Is it no secret that rimfire ammunition is less reliable than centerfire ammo, and feeding/ignition issues are a fairly common occurrence. This is another reason why the .22 isn’t dependable enough to trust your life with. If you decide to use a semi-automatic rimfire rifle for self-defence, then you should be well-practiced in how to quickly clear ammunition malfunctions.
To get more reliable feeding and ignition from a semi-automatic .22, you should use higher quality ammunition. Higher quality ammo costs more of course, and is often stored in plastic ammo trays rather than cheap cardboard boxes. If you own a semi-auto rimfire rifle, you’ll notice how fussy they can be with ammo, often jamming when fired too quickly. In this case, it is highly recommended to experiment with different ammo brands to find what your rifle likes best. Do this before buying in bulk, trust me.
One of the best things you can do to keep your .22 running smoothly is to clean it often and keep it lubricated. This is because rimfire ammo runs dirty. Unburned gunpowder and lead residue will foul your rifle, while sticky wax bullet coatings only add to the aforementioned problem.
When it comes to recoil though, the .22 is extremely light and so much fun to shoot. Felt recoil is of no concern whatsoever, making the .22LR accurate and easy to operate by all individuals; both young and old.
The .22LR for Hunting
If it is a meal you’re in need of, there’s really no cause to look further than a .22LR. The caliber may not be a hard-hitting man stopper, but the lower pressure loads of rimfire cartridges are extremely popular when hunting small-game and varmint.
Squirrels, rabbits, duck and coyote are common food sources that are very successfully hunted with the .22LR. Larger animals such as wild pigs and whitetail deer can be taken cleanly with a .22, but only when combined with proper shot placement. So if food is your greatest concern, then the .22LR may be a serious contender.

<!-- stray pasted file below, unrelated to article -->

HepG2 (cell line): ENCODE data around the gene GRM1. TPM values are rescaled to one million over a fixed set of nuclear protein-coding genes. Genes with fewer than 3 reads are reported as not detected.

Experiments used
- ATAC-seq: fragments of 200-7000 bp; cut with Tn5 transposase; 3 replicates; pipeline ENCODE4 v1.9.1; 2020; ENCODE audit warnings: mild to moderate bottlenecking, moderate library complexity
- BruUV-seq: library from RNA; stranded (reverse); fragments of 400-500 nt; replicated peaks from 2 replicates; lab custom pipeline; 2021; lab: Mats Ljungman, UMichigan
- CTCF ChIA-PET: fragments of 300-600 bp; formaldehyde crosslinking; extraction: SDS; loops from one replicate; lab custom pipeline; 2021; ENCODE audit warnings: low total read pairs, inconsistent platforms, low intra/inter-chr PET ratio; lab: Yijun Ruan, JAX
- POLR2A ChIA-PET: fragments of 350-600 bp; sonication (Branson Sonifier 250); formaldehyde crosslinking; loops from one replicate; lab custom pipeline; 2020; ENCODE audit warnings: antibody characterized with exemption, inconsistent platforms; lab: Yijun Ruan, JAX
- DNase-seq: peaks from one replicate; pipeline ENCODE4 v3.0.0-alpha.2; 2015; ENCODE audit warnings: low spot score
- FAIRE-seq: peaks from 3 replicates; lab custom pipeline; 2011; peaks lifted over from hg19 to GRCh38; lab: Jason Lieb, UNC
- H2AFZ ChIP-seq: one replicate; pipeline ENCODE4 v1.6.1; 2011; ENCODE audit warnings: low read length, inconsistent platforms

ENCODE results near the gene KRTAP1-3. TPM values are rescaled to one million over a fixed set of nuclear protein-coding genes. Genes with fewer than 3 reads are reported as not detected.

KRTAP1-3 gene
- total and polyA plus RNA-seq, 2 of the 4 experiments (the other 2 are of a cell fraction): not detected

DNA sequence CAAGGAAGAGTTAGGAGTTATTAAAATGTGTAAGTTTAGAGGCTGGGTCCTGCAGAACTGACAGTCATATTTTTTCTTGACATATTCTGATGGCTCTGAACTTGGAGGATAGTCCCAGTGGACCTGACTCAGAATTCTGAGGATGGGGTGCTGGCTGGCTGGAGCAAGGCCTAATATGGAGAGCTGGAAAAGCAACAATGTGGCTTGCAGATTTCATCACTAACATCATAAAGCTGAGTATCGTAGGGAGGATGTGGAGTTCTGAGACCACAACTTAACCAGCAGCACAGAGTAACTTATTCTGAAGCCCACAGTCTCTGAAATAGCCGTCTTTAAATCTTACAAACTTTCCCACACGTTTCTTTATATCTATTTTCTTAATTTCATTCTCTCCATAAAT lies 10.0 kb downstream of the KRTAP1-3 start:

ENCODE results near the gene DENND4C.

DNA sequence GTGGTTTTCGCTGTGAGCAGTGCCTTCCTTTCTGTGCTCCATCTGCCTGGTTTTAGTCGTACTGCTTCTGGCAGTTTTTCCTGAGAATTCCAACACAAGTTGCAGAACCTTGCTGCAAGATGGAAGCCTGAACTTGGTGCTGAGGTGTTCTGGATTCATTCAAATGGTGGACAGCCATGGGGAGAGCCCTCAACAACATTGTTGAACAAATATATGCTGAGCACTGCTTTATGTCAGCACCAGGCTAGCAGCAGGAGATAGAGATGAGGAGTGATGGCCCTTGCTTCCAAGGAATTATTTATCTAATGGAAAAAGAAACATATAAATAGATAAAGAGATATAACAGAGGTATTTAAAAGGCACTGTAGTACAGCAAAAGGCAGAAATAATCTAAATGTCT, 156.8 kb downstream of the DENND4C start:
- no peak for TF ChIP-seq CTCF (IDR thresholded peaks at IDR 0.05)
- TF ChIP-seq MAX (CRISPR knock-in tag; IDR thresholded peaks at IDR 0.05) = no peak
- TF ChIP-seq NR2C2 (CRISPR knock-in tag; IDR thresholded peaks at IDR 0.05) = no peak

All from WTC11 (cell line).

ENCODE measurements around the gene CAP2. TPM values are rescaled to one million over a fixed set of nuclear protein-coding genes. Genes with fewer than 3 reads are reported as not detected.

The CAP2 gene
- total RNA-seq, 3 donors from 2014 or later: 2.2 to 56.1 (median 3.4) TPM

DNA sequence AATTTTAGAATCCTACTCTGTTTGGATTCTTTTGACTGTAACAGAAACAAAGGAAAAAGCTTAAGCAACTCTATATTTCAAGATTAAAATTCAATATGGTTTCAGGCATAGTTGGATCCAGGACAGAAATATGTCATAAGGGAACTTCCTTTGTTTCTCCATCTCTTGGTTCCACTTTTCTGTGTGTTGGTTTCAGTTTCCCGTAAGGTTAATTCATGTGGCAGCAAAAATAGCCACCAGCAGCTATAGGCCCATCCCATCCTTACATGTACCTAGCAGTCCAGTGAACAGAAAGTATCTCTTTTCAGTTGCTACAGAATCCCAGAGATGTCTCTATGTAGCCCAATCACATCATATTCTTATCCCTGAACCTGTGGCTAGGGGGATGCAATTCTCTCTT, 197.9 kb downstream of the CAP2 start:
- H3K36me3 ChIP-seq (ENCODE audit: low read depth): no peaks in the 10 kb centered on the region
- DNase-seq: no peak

If you shoot a rabbit or a squirrel with a .22, you are able to eat your meal and move on, with plenty of ammunition remaining. When comparing .22LR with .223 Remington, we found that we were able to store over 300% more ammunition in our .22 carry configuration.
And finally, returning to the Armageddon scenario, the softer-sounding .22LR won’t attract unwanted attention over great distances, thereby eliminating or decreasing the chances of unfriendly examination of the sound.
All things considered, I have a ton of respect and admiration for the .22 Long Rifle. If you’re looking at the 22cal as a survival rifle, you need ask yourself only one question: do you require a rifle that is capable of defending you and your loved ones against anything more than a single assailant. If your answer is no, then the .22 may be perfect for you. If you answered yes, then scrap the idea and consider something larger.
My perfect survival caliber is the .223 Remington (5.56mm NATO), but my wife and kids have all trained with my .22LR, and it would securely accompany us with an abundance of ammo if we were to abandon our home. So why not prepare to carry both; a .22LR and a hard-hitting man stopper? That would be my decision.